For ICCR, its focus on human trafficking in general and child sex trafficking in particular is not new. Christian Brothers Investment Services (CBIS), an ICCR member, led investor coalitions that engaged with hotel chains in advance of the 2010 World Cup in South Africa and last year's Super Bowl in Dallas.

And last week, ICCR collaborated with US SIF: The Forum for Sustainable and Responsible Investment on a letter to House majority leaders John Boehner and Eric Cantor, urging them to support passage of the Business Transparency on Trafficking and Slavery Act (HR 2759). The bill requires companies with more than $100 million in annual worldwide gross receipts to report to the Securities and Exchange Commission (SEC) on their efforts to identify and address human trafficking in their supply chains.

The letter states, "This innovative and forward-looking bill reflects the realities of the marketplace, which increasingly requires that companies be sensitive to social and ethical issues, including human rights, in their operations and global supply chains, and create human rights policies, as well as due diligence processes to evaluate, monitor, and strengthen these policies."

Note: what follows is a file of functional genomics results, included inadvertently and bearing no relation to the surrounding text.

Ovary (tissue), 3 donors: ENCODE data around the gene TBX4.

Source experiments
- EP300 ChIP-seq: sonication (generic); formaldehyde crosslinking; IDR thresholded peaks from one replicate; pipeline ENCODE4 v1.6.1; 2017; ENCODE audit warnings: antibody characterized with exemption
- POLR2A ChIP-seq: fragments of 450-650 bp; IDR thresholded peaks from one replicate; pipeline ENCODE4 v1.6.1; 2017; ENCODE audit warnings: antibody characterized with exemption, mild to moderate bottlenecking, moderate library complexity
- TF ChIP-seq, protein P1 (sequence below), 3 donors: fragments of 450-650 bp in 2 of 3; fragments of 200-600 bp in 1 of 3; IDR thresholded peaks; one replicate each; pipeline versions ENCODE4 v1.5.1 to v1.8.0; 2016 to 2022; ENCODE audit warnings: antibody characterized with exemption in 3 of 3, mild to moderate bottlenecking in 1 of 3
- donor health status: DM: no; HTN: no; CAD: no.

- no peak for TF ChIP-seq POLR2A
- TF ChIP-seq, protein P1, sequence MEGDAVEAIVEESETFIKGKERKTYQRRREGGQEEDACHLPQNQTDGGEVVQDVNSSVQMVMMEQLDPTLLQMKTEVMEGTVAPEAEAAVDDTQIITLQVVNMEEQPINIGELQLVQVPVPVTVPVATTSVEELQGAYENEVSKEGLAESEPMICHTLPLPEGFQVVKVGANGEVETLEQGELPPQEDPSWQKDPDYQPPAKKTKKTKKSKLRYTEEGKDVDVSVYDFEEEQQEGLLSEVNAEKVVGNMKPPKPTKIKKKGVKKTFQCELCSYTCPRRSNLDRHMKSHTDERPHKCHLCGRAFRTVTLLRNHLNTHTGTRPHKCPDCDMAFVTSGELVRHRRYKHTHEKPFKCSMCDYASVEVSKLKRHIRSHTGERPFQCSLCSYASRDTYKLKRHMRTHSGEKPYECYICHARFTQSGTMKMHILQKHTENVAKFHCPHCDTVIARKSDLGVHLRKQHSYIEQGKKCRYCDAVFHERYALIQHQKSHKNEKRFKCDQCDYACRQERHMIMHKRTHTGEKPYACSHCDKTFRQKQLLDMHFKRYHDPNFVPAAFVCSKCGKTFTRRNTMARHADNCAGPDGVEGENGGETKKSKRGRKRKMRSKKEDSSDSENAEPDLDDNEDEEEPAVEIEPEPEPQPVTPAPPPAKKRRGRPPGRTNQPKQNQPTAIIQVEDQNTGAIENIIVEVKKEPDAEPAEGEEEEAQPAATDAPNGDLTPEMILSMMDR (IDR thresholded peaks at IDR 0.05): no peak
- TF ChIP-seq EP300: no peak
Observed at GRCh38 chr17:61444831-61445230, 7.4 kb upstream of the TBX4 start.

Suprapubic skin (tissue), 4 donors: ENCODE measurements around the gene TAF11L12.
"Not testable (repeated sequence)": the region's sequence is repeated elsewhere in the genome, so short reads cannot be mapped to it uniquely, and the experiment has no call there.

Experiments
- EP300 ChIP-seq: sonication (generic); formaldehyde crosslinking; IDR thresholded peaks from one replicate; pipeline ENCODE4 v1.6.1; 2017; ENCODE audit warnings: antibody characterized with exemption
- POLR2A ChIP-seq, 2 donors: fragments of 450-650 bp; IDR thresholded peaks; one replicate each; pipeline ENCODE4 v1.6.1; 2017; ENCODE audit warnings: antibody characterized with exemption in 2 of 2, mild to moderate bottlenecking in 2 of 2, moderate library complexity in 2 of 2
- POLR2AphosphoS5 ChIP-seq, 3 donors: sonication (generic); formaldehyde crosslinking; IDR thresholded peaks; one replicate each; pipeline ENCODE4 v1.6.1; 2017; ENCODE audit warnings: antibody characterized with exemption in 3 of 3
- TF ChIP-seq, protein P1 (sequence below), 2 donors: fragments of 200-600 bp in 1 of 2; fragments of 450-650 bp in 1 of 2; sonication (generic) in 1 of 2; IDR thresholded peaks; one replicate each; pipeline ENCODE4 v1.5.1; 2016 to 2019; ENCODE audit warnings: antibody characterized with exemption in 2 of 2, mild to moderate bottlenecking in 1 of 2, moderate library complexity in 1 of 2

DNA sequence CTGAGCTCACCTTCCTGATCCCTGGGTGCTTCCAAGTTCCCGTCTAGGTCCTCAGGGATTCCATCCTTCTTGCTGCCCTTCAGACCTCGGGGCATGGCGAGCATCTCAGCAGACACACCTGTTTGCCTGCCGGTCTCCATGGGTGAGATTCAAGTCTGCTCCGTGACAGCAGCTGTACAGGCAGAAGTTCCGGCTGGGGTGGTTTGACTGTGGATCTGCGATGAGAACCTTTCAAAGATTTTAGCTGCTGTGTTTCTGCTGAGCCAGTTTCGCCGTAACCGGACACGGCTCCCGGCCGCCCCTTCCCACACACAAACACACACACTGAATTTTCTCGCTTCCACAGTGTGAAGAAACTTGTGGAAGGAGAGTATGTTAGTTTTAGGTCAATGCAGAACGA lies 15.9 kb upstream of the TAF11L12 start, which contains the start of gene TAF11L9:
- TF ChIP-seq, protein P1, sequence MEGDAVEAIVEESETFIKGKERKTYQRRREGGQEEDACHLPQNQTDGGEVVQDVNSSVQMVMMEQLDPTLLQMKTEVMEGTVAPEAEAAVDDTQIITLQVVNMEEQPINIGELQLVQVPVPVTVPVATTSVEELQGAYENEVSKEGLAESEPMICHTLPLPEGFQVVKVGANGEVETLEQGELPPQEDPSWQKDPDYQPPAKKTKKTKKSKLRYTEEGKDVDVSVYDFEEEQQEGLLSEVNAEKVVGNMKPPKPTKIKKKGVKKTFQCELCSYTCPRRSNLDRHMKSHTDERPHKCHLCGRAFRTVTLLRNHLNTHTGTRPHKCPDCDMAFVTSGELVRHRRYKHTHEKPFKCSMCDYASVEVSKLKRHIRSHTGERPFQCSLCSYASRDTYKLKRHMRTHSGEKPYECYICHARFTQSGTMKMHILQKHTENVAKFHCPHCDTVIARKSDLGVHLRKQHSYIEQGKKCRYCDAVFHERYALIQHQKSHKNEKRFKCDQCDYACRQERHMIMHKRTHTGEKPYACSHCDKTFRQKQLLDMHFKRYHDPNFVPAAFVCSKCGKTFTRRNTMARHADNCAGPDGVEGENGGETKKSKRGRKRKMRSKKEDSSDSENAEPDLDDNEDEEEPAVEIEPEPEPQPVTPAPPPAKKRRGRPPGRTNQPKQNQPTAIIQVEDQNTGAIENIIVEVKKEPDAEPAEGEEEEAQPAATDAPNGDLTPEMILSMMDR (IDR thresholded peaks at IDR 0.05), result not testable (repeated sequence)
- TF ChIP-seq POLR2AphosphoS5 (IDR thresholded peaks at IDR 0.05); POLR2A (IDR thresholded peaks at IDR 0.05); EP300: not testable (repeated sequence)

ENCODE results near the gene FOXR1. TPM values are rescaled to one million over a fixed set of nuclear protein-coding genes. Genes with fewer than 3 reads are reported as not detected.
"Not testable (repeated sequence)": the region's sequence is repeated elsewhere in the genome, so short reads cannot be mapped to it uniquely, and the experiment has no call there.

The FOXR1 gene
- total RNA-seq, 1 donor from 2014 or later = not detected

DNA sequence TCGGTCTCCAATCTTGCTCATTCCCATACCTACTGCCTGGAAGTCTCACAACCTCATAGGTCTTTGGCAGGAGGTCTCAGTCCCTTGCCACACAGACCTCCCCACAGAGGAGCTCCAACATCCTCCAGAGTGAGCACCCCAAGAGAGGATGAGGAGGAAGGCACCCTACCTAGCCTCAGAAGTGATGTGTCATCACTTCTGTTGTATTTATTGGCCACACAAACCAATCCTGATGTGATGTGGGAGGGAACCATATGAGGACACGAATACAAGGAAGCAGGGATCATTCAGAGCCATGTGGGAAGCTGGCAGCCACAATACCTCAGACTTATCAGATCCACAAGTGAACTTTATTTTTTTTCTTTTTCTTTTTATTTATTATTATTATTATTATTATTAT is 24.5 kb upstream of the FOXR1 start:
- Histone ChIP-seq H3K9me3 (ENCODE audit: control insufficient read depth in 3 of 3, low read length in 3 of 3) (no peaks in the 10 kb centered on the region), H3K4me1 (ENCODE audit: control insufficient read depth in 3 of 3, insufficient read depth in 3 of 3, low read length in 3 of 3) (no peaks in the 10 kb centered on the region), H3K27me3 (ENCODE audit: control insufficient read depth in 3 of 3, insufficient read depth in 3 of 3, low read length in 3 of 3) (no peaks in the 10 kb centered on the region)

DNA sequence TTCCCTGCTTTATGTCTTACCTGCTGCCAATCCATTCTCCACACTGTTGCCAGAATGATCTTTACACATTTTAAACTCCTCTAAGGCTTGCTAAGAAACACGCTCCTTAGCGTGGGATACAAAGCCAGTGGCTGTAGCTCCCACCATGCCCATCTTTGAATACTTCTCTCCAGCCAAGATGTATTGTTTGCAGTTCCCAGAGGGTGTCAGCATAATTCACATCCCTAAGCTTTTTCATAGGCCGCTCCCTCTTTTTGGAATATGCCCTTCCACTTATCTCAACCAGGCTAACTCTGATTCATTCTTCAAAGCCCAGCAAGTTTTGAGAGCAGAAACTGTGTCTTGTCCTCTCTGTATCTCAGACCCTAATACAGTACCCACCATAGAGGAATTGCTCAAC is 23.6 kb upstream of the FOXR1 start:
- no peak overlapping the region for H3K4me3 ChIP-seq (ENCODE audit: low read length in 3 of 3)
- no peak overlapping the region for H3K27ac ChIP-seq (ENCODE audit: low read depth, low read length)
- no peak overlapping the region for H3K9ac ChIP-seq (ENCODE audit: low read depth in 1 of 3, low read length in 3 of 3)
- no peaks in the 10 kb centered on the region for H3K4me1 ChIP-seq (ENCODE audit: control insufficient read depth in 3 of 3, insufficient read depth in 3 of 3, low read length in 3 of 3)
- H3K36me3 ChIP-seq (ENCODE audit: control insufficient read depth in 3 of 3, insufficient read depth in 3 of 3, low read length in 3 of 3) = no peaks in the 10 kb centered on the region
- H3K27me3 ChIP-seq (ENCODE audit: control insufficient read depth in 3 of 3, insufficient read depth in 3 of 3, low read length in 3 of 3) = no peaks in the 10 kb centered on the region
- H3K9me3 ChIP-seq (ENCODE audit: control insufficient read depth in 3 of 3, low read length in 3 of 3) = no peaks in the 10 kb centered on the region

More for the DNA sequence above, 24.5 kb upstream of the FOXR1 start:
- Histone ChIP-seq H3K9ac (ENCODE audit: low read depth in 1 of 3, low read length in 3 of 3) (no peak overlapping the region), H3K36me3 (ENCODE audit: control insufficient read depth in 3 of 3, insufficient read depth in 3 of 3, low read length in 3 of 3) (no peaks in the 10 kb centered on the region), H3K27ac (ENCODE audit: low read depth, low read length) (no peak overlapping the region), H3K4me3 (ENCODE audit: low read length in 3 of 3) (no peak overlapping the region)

Rep. Carolyn Maloney, D-N.Y., who introduced the bill, said, I thank the socially responsible investment community for their commitment to ending slavery and human trafficking around the globe. My bill, H.R. 2759, the Business Transparency on Trafficking and Slavery Act, will help raise awareness for consumers who want to know where and how their goods are being made. Human trafficking is the slavery of the 21st century. We must use every tool available to help these men, women, and children around the world who are enslaved. It is my hope that more companies will address human rights abuses in their supply chains.

In advance of this year's Super Bowl, according to Sr. Ann Oestreich, the Coalition for Corporate Responsibility for Indiana and Michigan (CCRIM) engaged with 220 hotels belonging to major chains that are located within a 50-mile radius of Indianapolis, the site of this year's Super Bowl.